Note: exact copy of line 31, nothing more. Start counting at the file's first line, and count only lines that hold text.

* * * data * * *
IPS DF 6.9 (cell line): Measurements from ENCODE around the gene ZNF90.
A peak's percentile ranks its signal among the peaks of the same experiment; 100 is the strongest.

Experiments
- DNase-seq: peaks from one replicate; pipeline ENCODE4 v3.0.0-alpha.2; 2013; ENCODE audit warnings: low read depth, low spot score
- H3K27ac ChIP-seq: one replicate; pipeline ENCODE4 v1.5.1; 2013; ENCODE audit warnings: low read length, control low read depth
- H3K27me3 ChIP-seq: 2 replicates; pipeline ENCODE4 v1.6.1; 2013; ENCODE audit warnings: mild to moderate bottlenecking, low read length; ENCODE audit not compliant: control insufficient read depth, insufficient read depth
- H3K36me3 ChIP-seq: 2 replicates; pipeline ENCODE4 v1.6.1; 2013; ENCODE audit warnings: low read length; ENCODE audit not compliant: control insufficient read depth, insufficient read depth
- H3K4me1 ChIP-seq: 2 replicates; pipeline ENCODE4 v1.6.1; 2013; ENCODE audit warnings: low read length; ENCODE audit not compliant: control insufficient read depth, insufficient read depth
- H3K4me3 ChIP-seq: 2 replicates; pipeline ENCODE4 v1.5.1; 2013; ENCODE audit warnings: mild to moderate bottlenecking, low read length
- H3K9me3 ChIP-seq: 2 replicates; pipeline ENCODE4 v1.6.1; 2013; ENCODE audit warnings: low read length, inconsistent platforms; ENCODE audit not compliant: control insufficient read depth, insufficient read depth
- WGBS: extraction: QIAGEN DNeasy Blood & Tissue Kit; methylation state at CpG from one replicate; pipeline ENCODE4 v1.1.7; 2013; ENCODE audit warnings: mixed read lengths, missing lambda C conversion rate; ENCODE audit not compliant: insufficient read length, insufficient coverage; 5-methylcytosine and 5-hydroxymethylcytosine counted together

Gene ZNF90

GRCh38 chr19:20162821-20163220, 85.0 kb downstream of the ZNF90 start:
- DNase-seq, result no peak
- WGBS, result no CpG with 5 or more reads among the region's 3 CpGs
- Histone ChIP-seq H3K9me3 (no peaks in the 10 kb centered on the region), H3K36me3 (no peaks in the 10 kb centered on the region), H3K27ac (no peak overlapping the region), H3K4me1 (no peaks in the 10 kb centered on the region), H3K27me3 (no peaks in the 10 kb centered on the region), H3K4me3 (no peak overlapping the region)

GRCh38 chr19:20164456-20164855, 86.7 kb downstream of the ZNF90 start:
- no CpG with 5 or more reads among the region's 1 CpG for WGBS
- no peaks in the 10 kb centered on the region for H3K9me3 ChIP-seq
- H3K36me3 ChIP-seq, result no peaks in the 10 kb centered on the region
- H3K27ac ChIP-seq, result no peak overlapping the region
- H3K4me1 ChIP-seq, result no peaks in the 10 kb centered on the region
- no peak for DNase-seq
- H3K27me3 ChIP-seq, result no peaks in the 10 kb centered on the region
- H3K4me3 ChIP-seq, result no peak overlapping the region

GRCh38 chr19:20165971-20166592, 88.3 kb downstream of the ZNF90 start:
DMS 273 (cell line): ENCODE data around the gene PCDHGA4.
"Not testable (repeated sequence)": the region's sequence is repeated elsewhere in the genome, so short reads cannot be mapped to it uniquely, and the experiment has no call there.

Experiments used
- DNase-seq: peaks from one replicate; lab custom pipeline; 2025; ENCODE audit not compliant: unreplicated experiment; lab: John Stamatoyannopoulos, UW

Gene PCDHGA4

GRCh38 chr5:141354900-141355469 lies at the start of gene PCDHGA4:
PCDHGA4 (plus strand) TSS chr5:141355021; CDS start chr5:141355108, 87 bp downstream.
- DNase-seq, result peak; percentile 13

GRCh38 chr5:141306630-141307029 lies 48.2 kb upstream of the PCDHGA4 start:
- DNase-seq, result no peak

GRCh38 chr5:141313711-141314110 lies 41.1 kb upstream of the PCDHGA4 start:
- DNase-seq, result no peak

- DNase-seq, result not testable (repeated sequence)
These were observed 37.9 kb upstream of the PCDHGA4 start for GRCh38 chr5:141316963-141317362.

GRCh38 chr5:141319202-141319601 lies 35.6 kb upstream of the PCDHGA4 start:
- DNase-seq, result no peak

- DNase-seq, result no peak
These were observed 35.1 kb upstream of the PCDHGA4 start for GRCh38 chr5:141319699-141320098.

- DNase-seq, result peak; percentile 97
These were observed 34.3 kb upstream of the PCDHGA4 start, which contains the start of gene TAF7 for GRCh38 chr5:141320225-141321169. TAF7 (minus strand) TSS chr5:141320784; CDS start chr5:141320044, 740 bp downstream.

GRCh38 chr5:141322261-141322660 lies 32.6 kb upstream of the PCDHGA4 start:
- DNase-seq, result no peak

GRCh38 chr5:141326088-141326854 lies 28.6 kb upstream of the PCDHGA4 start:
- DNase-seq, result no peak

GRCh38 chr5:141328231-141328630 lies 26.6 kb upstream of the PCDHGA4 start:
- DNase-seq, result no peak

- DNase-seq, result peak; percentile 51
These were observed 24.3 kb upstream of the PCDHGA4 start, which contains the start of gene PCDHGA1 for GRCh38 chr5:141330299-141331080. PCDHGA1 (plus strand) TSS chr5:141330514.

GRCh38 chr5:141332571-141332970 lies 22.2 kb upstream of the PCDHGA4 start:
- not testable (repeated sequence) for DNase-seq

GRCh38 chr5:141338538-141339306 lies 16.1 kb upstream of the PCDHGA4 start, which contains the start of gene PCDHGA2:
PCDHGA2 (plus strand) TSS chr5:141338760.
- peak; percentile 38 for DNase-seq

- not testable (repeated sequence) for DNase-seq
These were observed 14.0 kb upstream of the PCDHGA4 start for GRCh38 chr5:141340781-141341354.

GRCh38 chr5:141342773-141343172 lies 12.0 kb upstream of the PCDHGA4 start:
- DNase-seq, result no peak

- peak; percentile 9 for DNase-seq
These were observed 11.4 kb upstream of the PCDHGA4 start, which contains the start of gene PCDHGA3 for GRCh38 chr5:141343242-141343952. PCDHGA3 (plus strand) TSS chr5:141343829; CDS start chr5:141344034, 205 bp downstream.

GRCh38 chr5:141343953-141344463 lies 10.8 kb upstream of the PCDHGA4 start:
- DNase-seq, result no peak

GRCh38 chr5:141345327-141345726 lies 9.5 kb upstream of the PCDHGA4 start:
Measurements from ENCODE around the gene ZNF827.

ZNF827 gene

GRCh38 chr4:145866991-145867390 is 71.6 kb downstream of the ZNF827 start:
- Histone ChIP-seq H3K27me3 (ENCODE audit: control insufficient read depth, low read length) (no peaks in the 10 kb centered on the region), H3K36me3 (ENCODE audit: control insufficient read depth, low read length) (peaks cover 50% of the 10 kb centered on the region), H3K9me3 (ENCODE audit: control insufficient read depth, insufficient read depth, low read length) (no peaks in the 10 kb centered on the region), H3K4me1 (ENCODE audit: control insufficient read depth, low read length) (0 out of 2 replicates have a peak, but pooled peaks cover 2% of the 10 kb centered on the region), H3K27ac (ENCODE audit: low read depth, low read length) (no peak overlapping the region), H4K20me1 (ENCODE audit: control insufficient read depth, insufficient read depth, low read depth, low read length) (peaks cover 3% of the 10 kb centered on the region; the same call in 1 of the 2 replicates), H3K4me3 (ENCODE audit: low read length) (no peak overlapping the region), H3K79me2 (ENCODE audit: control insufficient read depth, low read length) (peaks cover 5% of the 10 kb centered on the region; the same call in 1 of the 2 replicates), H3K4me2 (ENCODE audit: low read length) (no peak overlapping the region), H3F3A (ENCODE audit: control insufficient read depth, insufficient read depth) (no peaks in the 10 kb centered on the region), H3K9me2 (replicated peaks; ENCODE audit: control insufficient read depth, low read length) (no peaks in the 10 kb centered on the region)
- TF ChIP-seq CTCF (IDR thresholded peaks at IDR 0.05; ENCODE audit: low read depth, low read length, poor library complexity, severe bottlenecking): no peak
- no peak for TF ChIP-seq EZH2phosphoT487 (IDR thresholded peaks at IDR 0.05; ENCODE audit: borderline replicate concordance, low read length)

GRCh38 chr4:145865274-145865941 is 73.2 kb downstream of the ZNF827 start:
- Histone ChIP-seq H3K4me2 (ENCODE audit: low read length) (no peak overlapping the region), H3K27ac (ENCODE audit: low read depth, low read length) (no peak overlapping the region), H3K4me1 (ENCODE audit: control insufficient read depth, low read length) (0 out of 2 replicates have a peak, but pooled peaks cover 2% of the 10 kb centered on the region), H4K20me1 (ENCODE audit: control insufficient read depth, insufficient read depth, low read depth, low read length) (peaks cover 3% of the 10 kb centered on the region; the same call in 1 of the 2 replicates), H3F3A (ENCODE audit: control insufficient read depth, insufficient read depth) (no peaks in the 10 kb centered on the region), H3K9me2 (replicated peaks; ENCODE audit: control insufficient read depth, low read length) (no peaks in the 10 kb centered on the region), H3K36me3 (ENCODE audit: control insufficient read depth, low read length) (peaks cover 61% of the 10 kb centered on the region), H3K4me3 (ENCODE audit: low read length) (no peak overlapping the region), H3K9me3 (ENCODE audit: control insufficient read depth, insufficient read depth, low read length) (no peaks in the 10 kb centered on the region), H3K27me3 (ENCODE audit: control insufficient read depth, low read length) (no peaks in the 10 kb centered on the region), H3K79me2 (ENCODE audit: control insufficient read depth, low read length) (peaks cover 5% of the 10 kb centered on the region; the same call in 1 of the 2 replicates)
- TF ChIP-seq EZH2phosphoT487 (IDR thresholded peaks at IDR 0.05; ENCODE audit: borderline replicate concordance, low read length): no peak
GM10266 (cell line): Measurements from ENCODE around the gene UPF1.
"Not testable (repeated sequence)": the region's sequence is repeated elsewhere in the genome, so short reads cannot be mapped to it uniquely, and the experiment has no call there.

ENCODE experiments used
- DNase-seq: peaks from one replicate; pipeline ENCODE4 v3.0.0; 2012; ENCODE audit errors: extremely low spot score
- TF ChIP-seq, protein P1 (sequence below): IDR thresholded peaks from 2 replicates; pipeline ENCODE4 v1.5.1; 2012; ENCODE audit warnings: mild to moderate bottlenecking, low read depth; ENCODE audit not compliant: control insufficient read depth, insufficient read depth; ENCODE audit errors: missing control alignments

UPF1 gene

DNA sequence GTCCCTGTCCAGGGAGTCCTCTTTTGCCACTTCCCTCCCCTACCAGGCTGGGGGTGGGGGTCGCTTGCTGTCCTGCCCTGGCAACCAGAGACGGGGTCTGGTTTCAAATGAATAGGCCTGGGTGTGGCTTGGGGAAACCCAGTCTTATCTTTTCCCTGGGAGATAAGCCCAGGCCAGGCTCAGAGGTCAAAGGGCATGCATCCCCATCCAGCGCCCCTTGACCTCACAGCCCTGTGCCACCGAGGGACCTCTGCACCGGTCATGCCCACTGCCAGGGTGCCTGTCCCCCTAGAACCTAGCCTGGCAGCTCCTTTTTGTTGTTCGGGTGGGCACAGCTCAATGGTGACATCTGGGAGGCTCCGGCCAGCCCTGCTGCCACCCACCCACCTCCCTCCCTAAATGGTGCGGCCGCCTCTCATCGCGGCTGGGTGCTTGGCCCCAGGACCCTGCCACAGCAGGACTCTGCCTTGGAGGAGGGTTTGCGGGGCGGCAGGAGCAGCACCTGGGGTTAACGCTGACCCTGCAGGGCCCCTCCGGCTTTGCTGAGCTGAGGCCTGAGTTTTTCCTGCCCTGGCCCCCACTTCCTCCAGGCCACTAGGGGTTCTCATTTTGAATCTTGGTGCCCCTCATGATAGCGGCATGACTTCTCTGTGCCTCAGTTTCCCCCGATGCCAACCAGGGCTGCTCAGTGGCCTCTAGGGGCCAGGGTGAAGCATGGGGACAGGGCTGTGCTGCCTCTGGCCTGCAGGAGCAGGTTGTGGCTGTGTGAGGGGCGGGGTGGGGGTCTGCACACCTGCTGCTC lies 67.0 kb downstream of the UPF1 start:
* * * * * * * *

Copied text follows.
Gene PCDHGA4